“Elise! Elise!” He’s holding me and trembling too; it seems as though neither of us will be able to stop. We might be able to drain out all of the water in our bodies right here and now, and then we will be able to join her.
“No Daddy! Why her?” I wail. He gives no response, only shakes alongside me. I finally understand what it means to be heartbroken. I truly feel as though I will never mend, will never be okay again. I don’t even remember what it feels like to be happy. The world is barren and lifeless; nothing will ever be able to fill what we have lost.
But then I realize my father came to me first. I am the first to know. I am the oldest child. Which means that my younger brothers, my little brothers, don’t know yet. They don’t know that our mother has died. They don’t know. Didn’t Paul have a presentation in class today? He wore his little suit. I think Mom took his picture before he went to school. Mom.
“Mom. Mommy. Mommy!”
“I know, honey. I know.” He’s trying to be strong for me. My dad is trying to protect me, by not letting his own defenses crumble. Which means I have to be strong for the boys. I need to be strong for my little brothers. I need to be the closest thing they will have to a mother now. I need to comfort them, not cry, and show them it will be okay. I need to be strong.
“What now, Dad?” I pull myself up. I hate to ask him for help, to push him to make decisions, but I don’t think I can do it myself.
“We- We need to tell August next.” More tears leak out from under his glasses. I take a deep breath as I feel more tears trickle down my own cheeks. I’m not sure I can do it. To stand there and tell my 13-year-old brother that our mother is dead.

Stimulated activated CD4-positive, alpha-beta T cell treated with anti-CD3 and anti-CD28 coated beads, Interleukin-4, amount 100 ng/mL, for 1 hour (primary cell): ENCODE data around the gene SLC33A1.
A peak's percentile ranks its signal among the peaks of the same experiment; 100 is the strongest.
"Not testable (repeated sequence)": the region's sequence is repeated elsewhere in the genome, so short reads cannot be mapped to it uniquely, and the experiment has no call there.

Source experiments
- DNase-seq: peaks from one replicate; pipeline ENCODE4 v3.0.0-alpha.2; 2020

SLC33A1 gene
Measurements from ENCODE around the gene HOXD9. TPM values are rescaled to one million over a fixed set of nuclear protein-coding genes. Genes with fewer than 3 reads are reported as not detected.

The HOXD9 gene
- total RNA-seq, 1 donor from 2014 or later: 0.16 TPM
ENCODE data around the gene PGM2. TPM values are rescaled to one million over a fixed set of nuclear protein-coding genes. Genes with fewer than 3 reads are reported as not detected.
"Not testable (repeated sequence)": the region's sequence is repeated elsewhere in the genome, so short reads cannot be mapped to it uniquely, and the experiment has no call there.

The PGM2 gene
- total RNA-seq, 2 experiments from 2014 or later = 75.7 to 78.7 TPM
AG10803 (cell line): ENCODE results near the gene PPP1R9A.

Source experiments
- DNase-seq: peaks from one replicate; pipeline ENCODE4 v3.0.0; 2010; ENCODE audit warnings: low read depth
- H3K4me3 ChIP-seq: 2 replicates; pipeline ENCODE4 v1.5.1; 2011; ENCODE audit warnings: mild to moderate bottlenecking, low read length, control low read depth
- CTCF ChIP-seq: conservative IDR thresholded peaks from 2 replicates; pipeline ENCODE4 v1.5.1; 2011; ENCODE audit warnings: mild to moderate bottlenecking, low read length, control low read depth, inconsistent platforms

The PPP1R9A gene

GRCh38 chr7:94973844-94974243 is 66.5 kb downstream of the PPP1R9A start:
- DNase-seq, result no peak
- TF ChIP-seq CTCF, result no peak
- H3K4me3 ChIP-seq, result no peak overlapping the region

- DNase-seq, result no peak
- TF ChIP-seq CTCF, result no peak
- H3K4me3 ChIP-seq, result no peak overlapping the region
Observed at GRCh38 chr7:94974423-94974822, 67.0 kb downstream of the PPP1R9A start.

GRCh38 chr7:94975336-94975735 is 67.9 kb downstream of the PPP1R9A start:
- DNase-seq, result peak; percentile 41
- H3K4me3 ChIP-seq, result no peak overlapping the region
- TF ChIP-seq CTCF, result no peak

But I do. Soon history is repeating itself, and I sit with my father in a similar room, waiting for August. We tightly clasp hands over the rough upholstery of a couch in one of the offices, somewhere private where people can be broken beyond prying eyes. We sit in silence, both numb with shock and grief, until August comes, opening the door tentatively, apprehensive of what he may find. I go to him, and wrap him in the tightest, most secure hug I can give, and pray for help to do what I must next.
My dad joins us, but August is impatient. He begins to throw rapid fire questions at us.
“What are you guys doing here? Where’s mom? Is Paul okay? Where’s Mom? Ellie? Dad?”
He was always better at guessing what was going on than I was. And at accepting the facts, because as Dad repeats what none of us want to hear, he’s quiet. He doesn’t cry, not right away at least. He looks down, stiff. What he asks next is so quiet that I almost don’t hear it.
“Is this a dream?”
And I answer him, because I am a monster.
Our family hug resumes, tighter, more desperate than before, and we’re all broken, all soaked with the tears pouring out of us, mute because of the cries and primal sounds tumbling out of our mouths. I wonder if she can see us. Surely she too is broken. Surely she hates seeing her family in pain. Or does she see us? No one in this world knows where we go once we die. If we go anywhere at all. Maybe she’s just gone. Maybe we only live once. If so, what is the point in living?
But then as I look at Paul, my 8-year-old brother, his small cheeks shining with tears and confusion as I squeeze him as tight as I can, I realize we are all sobbing and broken for one reason. That we loved her. We loved our mother. Would I take away this pain if it meant forgetting her?
The funeral comes and goes in a blur. We cremate her, not wanting to keep her restrained by a coffin, and scatter her ashes on the graves of others we loved and out into the world. It’s what she would have wanted. I tell my closest friends, and accept their condolences. The words “I’m sorry” don’t fix anything, but it means they care, that I have shoulders to cry on. Somehow the rest of the school finds out. Most of them comfort me, offer their sympathies, and some their empathies. Those help the most. But after a couple weeks, it fades. They forget, the thoughts of the girl without a mom pushed from their minds making way for the issues relevant to them. I don’t blame them, though it hurts. It hurts that the world could forget her so easily. The driver who hit her had lost control, due to icy roads and the wrong tires. He came to the funeral, but he was the lone man at the back. With nobody he knew or could talk to, he left before the service ended. I’m sure he felt guilt, but it was not his wife who died. He would regret it, but move on. After all, the roads had been icy. Soon, we would all move on. We would have to, or would never be able to enjoy the time we have left.